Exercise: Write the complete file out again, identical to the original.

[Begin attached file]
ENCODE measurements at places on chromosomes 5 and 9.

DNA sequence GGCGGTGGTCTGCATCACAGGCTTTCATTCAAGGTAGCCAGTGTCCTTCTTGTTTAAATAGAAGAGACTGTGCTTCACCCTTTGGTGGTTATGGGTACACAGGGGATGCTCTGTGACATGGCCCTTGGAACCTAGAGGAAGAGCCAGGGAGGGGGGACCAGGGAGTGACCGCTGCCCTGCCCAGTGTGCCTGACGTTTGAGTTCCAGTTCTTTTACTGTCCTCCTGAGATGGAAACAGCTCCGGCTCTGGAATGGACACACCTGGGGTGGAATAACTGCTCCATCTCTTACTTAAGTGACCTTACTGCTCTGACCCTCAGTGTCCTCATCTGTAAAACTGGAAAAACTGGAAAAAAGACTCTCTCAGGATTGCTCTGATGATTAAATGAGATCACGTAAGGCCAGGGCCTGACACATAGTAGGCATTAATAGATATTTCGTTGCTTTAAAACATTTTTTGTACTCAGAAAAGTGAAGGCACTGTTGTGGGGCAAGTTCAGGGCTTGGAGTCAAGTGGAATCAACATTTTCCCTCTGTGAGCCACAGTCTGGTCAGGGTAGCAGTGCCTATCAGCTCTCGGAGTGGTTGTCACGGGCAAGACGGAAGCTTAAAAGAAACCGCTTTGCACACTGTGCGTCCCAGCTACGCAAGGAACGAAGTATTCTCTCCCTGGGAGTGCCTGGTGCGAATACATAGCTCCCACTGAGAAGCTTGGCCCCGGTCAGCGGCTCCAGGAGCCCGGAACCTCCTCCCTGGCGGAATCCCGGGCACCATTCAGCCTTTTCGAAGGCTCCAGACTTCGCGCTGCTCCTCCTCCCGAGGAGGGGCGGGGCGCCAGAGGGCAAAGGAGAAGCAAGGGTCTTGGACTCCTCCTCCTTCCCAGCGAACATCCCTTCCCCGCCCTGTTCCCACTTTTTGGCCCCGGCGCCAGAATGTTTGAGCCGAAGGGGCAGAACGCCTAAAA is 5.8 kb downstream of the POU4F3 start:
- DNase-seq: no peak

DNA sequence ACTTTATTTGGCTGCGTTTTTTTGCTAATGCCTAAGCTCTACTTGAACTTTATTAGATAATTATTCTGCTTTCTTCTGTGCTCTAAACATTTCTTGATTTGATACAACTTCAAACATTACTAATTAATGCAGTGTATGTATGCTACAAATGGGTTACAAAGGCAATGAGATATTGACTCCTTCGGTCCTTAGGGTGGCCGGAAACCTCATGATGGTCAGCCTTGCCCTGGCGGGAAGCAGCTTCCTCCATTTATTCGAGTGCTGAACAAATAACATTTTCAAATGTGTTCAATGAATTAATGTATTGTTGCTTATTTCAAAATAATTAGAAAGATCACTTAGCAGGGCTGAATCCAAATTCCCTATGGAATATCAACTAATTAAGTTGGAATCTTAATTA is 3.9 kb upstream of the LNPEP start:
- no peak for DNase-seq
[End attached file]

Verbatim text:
ENCODE measurements at places on chromosomes 5 and 9.

DNA sequence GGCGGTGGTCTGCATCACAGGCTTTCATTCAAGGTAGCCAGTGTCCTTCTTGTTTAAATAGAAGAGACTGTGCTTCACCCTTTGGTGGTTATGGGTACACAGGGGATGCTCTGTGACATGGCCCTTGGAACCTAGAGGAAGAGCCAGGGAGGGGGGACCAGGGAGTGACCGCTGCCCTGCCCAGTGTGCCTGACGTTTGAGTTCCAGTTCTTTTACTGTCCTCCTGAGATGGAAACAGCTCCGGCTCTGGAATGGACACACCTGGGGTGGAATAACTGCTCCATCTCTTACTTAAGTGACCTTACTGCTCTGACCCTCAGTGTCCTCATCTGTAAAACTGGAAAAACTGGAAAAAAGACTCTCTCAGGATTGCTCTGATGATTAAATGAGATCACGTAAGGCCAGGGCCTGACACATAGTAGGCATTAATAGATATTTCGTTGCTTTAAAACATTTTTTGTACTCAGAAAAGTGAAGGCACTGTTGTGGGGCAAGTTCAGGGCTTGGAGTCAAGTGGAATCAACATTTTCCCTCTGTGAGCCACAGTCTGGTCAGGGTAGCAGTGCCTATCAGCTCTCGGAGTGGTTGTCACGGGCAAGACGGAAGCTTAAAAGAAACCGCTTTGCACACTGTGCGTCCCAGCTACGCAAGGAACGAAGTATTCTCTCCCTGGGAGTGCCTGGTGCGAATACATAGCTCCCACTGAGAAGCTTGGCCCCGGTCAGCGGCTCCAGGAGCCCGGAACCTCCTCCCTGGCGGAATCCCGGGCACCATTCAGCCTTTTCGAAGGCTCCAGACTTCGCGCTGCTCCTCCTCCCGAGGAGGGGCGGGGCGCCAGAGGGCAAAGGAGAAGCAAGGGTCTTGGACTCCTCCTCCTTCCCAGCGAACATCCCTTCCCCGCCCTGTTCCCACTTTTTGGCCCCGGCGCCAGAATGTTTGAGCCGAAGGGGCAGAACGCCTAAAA is 5.8 kb downstream of the POU4F3 start:
- DNase-seq: no peak

DNA sequence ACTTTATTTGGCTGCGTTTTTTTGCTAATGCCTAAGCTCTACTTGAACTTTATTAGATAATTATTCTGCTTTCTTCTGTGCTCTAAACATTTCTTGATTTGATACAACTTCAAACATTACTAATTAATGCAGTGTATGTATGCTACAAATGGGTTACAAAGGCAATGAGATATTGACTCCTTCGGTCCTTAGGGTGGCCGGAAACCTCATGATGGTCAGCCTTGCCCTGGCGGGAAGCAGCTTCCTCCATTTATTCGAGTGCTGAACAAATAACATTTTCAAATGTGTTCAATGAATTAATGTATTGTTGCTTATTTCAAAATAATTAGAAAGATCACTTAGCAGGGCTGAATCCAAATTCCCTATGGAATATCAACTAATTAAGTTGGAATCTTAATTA is 3.9 kb upstream of the LNPEP start:
- no peak for DNase-seq